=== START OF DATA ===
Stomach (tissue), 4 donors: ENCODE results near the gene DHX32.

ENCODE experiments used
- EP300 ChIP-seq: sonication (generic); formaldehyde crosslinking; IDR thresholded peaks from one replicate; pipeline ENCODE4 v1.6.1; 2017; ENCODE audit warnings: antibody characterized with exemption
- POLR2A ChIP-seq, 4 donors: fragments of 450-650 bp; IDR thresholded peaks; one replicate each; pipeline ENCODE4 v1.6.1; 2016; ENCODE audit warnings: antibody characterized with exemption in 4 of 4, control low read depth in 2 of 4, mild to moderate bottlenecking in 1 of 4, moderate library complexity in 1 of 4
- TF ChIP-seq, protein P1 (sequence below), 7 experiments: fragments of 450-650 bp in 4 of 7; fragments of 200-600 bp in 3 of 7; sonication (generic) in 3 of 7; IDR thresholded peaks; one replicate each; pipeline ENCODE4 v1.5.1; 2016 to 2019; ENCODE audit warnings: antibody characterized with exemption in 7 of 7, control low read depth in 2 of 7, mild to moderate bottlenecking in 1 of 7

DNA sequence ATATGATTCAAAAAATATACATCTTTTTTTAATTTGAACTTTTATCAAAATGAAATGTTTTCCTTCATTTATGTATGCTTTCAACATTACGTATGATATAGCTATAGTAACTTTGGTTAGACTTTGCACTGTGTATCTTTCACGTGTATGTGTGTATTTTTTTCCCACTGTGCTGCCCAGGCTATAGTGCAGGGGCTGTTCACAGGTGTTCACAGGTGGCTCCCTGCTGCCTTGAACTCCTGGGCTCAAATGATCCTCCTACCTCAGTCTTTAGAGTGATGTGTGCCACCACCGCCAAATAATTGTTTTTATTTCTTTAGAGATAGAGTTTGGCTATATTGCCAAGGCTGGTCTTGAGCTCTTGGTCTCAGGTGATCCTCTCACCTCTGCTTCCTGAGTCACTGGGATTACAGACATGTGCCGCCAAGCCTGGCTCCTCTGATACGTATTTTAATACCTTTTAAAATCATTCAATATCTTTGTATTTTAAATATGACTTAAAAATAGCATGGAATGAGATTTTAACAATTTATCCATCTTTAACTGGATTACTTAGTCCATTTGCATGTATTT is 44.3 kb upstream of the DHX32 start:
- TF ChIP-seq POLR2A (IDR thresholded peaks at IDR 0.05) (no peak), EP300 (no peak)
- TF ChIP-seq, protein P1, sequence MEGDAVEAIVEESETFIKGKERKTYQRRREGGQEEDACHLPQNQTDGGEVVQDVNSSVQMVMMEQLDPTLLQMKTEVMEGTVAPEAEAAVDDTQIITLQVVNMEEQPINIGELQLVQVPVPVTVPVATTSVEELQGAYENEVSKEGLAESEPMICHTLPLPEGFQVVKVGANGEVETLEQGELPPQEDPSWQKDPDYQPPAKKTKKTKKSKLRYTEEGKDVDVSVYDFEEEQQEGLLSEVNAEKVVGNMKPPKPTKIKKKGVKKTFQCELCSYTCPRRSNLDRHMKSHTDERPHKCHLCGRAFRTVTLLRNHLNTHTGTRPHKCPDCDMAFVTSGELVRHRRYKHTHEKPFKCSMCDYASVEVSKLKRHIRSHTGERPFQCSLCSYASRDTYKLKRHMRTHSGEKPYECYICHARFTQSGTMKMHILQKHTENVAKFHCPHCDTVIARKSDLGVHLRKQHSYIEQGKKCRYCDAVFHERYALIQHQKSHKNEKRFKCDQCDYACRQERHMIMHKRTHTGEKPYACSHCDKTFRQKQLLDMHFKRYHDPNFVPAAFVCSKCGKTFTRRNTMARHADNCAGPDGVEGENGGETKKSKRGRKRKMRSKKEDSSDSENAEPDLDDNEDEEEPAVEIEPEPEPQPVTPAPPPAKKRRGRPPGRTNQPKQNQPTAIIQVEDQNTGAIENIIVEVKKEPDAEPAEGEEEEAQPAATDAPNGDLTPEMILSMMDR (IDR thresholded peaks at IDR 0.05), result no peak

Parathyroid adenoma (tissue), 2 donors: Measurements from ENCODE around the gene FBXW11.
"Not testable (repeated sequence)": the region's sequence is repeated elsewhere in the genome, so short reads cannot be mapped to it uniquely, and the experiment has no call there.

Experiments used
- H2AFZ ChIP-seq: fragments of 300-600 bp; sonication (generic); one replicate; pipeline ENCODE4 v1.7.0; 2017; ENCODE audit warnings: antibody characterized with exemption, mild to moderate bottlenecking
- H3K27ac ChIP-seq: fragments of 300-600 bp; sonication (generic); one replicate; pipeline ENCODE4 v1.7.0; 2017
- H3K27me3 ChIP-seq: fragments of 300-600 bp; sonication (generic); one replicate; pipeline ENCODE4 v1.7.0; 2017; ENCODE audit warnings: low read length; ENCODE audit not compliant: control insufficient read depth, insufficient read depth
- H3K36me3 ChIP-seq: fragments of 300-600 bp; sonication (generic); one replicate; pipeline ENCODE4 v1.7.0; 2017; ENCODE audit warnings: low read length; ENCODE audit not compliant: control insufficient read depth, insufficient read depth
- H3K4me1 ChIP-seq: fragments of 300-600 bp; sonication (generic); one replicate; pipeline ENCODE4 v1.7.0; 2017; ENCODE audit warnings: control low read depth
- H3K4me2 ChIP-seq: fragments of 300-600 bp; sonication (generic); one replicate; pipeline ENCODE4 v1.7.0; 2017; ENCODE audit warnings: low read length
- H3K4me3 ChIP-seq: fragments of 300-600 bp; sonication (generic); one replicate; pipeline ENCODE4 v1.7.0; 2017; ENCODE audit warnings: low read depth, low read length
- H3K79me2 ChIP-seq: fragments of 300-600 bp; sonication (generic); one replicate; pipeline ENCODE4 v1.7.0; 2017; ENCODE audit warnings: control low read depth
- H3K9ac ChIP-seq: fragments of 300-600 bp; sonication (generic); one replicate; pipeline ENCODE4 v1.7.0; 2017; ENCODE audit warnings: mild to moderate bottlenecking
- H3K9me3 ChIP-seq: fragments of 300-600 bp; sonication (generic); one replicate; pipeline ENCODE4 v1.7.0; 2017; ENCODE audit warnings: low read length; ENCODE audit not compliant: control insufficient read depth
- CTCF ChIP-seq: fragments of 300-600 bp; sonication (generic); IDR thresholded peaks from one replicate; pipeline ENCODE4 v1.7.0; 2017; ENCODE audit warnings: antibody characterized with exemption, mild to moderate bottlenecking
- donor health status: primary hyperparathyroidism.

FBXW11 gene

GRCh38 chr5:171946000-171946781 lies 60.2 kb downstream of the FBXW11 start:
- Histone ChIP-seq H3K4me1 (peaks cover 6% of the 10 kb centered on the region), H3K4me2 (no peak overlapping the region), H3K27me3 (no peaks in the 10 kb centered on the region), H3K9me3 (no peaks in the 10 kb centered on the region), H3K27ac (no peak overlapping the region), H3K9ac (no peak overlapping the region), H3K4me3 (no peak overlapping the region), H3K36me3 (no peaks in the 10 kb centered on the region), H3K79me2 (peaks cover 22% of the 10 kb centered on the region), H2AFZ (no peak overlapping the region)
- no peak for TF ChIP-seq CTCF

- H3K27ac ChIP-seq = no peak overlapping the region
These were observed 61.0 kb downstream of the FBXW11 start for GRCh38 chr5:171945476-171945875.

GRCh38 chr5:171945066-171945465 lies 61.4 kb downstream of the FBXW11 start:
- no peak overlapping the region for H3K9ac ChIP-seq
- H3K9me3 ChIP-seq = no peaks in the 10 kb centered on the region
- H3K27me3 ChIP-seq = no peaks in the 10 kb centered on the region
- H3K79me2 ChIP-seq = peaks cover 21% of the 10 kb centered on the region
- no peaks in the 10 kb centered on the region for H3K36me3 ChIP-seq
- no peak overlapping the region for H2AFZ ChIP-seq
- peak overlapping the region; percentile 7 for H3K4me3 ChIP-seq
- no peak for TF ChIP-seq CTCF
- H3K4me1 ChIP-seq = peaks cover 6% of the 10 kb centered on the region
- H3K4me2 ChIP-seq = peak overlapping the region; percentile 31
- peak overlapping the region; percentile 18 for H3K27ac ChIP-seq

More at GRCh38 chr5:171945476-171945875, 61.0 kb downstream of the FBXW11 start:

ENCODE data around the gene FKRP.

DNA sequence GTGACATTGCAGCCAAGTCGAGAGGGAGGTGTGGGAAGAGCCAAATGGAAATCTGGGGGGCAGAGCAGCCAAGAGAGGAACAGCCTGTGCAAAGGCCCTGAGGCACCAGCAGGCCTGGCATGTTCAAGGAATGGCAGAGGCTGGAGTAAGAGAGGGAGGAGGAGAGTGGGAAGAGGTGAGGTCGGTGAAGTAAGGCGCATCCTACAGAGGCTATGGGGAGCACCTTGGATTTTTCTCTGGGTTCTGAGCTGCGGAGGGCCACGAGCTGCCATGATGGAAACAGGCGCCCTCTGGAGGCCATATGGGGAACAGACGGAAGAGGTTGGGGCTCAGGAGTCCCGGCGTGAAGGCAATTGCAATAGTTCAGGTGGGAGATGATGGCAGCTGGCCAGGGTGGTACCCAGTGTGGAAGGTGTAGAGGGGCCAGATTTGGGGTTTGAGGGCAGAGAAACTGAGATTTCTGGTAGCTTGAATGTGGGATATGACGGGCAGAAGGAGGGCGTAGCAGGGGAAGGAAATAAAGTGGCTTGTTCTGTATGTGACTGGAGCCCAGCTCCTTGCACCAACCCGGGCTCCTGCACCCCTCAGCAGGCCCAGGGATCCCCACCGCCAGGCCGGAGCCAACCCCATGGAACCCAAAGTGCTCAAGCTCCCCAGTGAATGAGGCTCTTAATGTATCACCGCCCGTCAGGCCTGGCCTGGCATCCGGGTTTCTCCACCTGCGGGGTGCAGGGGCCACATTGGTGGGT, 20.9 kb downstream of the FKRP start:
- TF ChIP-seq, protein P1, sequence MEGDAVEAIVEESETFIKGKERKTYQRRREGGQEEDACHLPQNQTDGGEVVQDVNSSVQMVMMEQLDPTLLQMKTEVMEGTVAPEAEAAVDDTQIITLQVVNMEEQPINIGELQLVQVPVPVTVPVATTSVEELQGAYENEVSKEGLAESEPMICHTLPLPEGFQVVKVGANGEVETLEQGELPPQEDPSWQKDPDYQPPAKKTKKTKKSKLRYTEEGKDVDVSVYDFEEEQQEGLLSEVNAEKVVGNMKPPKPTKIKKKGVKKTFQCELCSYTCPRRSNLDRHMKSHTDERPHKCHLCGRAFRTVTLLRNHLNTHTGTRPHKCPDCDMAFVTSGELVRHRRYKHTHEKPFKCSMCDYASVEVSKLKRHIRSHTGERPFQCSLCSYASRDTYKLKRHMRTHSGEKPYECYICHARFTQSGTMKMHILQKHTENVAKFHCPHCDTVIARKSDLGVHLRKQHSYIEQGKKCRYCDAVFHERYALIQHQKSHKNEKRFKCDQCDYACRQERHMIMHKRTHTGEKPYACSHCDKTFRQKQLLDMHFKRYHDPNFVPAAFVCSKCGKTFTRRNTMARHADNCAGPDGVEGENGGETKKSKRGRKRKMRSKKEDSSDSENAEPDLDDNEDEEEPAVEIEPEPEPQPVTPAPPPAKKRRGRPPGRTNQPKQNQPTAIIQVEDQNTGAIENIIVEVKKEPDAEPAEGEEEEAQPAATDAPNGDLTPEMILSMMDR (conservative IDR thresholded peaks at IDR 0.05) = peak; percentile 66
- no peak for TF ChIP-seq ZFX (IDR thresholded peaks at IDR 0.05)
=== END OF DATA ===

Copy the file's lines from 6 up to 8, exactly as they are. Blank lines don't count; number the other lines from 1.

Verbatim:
DNA sequence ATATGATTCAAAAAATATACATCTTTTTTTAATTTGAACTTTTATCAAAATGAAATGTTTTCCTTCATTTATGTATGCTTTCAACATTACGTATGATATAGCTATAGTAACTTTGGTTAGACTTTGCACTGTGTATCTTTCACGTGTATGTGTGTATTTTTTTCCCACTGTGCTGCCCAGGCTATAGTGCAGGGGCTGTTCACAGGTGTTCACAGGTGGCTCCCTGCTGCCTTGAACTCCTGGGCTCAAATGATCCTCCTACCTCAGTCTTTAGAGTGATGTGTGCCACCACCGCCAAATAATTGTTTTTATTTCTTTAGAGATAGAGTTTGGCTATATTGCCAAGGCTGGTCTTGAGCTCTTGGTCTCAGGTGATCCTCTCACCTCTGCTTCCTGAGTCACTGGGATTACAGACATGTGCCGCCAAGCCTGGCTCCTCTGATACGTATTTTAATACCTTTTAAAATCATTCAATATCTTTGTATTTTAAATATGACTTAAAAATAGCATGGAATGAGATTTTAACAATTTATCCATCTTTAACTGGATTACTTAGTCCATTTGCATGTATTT is 44.3 kb upstream of the DHX32 start:
- TF ChIP-seq POLR2A (IDR thresholded peaks at IDR 0.05) (no peak), EP300 (no peak)
- TF ChIP-seq, protein P1, sequence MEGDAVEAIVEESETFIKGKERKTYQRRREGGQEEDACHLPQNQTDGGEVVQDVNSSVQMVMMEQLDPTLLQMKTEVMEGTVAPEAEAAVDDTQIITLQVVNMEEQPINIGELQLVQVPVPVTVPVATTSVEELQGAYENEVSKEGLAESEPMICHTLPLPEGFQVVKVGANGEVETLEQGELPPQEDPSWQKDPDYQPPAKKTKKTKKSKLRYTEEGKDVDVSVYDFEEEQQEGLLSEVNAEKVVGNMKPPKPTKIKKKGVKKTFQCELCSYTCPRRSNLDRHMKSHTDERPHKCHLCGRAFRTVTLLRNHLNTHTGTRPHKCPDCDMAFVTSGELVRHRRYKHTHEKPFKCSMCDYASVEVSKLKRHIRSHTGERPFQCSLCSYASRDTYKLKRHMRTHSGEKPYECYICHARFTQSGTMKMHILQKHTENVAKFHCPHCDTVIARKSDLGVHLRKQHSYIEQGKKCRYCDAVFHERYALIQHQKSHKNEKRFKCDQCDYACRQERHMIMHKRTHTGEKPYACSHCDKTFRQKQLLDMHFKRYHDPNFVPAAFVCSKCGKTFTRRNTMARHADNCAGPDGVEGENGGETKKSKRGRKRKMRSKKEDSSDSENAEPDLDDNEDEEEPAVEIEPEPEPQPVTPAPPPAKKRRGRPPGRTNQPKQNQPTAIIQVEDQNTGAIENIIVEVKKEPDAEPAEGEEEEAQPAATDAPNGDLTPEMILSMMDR (IDR thresholded peaks at IDR 0.05), result no peak